MELANIE: So, that is the best advice right there. Being aware of your surroundings. Keeping your eyes open. Keeping your ears clear. Maybe walking with a buddy, certainly. Really good. But now, what if you are an alone walker, as I am. Maybe your wife is. What should you do if somebody approaches you? Or if someone starts following you? What do you do?

ROSS: Again, it depends on the situation you are in. If you are close to a place where you can be around other people and get to some place where other people can possible help you if you feel like you’re in danger, then get there. If you’re by yourself and it is a situation where nobody else is around for a long distance or couldn’t come to help you for a great period of time, get yourself out of there. A little bit of common sense. If we’re talking about a situation where I’m being approached or now someone is definitely coming close to me to attack me that is where training with us at Krav Maga Worldwide and taking krav maga self-defense classes is really going to help.

MELANIE: Tell us a little bit about that, Ross. What does it teach you?

ROSS: Krav maga is a self-defense system, a martial art, if you will, that was developed in Israel about the time Israel was first becoming a nation. It was used to help sort of regular people – when Israel need to form an army, they needed to take regular people and teach them how to fight. That’s what our system does. We teach people how to, basically, defend themselves in a number of different situations and we bring people up to a good level of proficiency in punching, kicking, striking, avoiding – getting out of headlocks and chokes and stuff like that in a relatively short period of time. Krav maga is a self-defense system that you can apply in a short period of time to a lot of threats that are real world dangers today.

MELANIE: It’s such an interesting concept. I am kind of little. I’m 4 foot 10. I know I don’t sound like that on the radio. When I was in college, I took Tae Kwon Do; some karate classes.

ROSS: Nice.

MELANIE: I learned that it doesn’t matter how little you are. It’s about what you do with your littleness. What you do with that other person’s weight against you and that sort of thing. Give us just a few, little workable tips that someone little like me, or somebody else can do if somebody approaches them while they are out walking; while they are out running. Just something that they can do and I know it depends on the circumstances, but if somebody actually came up and grabbed their arm, turned them around or came up behind them. Just a couple of little tips.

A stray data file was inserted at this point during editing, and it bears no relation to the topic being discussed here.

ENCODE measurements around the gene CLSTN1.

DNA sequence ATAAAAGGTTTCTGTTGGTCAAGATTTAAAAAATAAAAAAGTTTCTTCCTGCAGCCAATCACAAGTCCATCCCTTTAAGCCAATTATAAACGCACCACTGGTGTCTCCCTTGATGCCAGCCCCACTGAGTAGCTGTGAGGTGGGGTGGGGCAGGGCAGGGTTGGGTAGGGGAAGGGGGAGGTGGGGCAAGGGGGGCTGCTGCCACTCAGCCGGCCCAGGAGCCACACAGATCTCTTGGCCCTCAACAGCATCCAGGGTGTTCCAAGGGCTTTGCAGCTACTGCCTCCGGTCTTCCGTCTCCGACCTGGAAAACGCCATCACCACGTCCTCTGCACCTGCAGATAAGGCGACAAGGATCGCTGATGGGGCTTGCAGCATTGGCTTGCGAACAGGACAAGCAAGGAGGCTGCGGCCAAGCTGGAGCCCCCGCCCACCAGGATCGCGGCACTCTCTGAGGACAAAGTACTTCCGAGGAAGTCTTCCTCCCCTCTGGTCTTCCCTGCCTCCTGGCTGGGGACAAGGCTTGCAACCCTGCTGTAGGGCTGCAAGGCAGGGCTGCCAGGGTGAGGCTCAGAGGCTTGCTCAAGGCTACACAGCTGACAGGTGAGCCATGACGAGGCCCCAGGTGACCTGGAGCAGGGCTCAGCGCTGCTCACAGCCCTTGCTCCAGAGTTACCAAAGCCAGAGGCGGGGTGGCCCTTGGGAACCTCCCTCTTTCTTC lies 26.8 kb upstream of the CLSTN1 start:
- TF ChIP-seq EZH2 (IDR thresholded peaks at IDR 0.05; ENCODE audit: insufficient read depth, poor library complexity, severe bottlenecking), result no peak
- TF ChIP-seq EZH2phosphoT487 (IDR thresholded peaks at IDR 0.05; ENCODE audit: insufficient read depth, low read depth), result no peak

ROSS: I think the key in any situation, if we’re being attacked, if I know I have to defend myself--like there is no getting out of it. I know I’m going to be in a fight, they have grabbed me and it’s on. Right? What we teach students is to be as aggressive as possible and fight until you do damage to the person that is attacking you. I can try and get away, try and get away and try and get away, but if I am not essentially damaging the person who is trying to attack me, I am not going to be able to turn the tide of that encounter. If someone grabbed me by my arm and they had both hands on my arm and I had one arm free, I would punch them in the face, I would poke them in the eyes, or I would chop them in the neck, or I would kick them in the groin. These are the type of things that we work with. If someone grabs me around the throat with both hands I am going to try to pluck their hands away from my neck, kick them in the groin at the same time or knee them in the groin at the same time. If someone grabs me from behind…

MELANIE: So, we really should do all of that? Fight as hard as we can and do all of those things? Now, we have just about a minute left. So, wrap up for us. Your best advice for going out there, krav maga. What you want the women to know, or men, that are out there walking around, how to stay safe if you’re running or walking alone.

ROSS: I think the first thing I would say, Melanie, that if you feel like a situation is kind of weird or potentially dangerous, it’s probably going to be. Trust your instincts and avoid a situation where you might actually have to fight somebody as much as possible. If it is a situation like we talked about a second ago, where it is unavoidable and I know I am in a self-defense situation, students at Krav Maga Worldwide and our philosophy at Krav Maga Worldwide is that we are going to fight as aggressively as possible until we can safely get away from that situation.

MELANIE: Absolutely. That’s great advice. Thank you so much. You’re listening to Health Radio right here on RadioMD. Share these shows with your friends because you can listen any time on demand or on the go at

This is Melanie Cole. Thanks for listening. Stay well.